Dear London


Dear London,

I expected to fall in love with you and your double-decked buses brightening up every street. I expected to stop and eavesdrop on conversations just to hear proper British accents dressing up even McDonald's orders. I expected to master the Tube and envy Oyster cards. I expected to feel closer to Hogwarts than I ever had.

But your true beauty, London, didn't come from these things. It came from the people, friendly but not trying to talk to you at every corner, and the history. In a way, America's history is connected to that of England. A book my Colonial Mysteries class read talks about how Roanoke is really the start of the United States' history. But does it really begin there? Does history ever really "start," or has it been here all along?


I felt comfortable walking down Kensington High Street alone, but still very American in my short black coat and Vera Bradley purse. The minute I opened my mouth people would know, if not my nationality, my continent. There is a culture here, one that history did not remain in the States 240 years ago. And I feel as if we're missing out on it.

You are one of the safest cities in the world. And yes, that requires cameras staring me down as I descended to the Tube platform. But it also means I let my purse hang free, I didn't hesitate to ask strangers for help. I felt comfortable not talking for once inside each. Something America rarely lets us do.


London, I never wanted to let go of you. I wanted to blend into the crowds on Oxford Street and live near Soho. I wanted to eat non-pub food and make jokes about Nando's. I wanted to grow up in a crisp school uniform with a matching coat and hat. I wanted to sit in your bookstores and soak in the art on the cover of each book, something drastically missing from the States' shelves.

So to the homeless man we passed everyday on the street, to the bartender who apologized for carding me, to the countless Underground workers who let me through once my card stopped working, and to the Beefeater who gave us the best tour of a historical site I've ever had: you are my London. And London, you are my city. 

And I can't wait to return.




Mantras | Scribbling in the Margins blog

“Don't spend your precious time asking 'Why isn't the world a better place?' It will only be time wasted. The question to ask is "How can I make it better?" To that there is an answer.” -Leo Buscaglia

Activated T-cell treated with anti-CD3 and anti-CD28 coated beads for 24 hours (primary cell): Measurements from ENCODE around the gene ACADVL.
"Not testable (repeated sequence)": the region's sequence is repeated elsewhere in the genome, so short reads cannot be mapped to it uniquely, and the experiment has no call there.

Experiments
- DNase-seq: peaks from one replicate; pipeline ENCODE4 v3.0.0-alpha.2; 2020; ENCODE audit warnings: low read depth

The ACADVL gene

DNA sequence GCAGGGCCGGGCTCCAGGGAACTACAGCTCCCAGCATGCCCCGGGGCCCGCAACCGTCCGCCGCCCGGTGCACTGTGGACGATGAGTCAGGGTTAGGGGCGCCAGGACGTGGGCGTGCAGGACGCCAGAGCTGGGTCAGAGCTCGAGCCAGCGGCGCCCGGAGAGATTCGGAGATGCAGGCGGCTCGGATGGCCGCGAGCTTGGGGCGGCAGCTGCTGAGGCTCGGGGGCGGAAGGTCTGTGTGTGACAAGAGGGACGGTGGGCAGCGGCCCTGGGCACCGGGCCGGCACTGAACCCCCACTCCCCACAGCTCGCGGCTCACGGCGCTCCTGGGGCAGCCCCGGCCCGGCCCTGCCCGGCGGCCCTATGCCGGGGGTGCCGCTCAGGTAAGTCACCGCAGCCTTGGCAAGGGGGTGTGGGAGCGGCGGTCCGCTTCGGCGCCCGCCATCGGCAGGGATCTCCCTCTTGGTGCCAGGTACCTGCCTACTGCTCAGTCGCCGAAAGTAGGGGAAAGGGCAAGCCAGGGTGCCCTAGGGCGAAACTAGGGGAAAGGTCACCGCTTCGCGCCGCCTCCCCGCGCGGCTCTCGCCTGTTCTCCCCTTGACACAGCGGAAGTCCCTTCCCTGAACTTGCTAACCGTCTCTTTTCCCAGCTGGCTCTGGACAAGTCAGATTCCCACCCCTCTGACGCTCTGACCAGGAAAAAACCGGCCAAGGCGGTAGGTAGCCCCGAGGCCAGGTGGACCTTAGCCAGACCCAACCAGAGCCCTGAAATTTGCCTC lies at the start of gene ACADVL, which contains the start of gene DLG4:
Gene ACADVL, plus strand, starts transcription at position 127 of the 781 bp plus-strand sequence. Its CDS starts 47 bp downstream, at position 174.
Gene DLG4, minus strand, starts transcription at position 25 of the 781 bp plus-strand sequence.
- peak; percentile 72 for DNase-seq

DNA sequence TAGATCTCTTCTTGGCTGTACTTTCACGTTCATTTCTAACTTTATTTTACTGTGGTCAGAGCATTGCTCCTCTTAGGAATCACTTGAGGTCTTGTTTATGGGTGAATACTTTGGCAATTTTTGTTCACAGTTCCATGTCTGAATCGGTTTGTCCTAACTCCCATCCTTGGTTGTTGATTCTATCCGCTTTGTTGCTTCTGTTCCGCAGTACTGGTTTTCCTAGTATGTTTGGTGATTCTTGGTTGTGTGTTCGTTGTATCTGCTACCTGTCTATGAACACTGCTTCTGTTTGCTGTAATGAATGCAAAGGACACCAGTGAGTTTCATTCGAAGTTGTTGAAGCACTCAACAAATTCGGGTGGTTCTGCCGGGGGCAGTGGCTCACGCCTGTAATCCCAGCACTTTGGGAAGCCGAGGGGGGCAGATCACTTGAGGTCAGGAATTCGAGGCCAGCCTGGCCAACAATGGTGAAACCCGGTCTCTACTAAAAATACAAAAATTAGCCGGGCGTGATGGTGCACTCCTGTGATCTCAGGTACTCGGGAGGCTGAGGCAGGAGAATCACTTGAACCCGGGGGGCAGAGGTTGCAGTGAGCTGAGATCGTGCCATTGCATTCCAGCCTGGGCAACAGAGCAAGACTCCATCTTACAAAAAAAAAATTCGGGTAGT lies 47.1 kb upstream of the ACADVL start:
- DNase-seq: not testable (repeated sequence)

I found this quote in a box my friend Jordan keeps on her desk, a square little thing that allows you to switch out a quote whenever the mood strikes. Buscaglia's quote, the first one I came across, really struck me. A part of it is recent events in my life, but also after seeing the Cinderella movie last Saturday.

"Have courage, and be kind" is the mantra of the movie, the words Cinderella lives her life by. Yet they seem to fail her, causing her to let others bully her around while she just waits for something to happen. Instead of working to better her predicament, she just accepts it in order to remain "kind" and "courageous."

When I first left the theater, I wished I was more like Cinderella- always kind and never letting others affect my character. Which is fine, but I've realized since then that you have to be more than that. Wishing is not enough; you have to act to get what you want.

That's why I like Buscaglia's quote. Constantly when I'm faced with horrible things, whether they're happening to the world or to my friends or to me, I feel helpless. What can I, just an almost 21-year-old in Indiana, do to help? Frequently that little voice in my head says, "nothing."

That's where mantras come in. Cinderella's might work out for her in the end, but it doesn't help me to understand why the world can be so cruel sometimes. I've been trying to find the right one, something that reminds me that all is not lost. I don't have to lose a positive attitude in order to care about all the hurt that happens. I still haven't found something yet, the perfect mantra. The perfect solution to an impossible problem.

But there's something about the thought "how can I make it better?" that I like. One of the most important things I've learned in college is to ask "how can I fix this?" whenever I'm stressed or have a problem. It allows me to handle the problems in a tangible way, and almost always makes me feel better. And even if the problem is "everyone is starving" and not "I have a paper and a presentation due the same day," this idea can still work.

It's going to take some time. It's going to take some effort. But I hope that, with that time and effort, I'll be able to create a solution all my own. One that allows me to create a mantra that's personalized, memorable, and, most importantly, mine.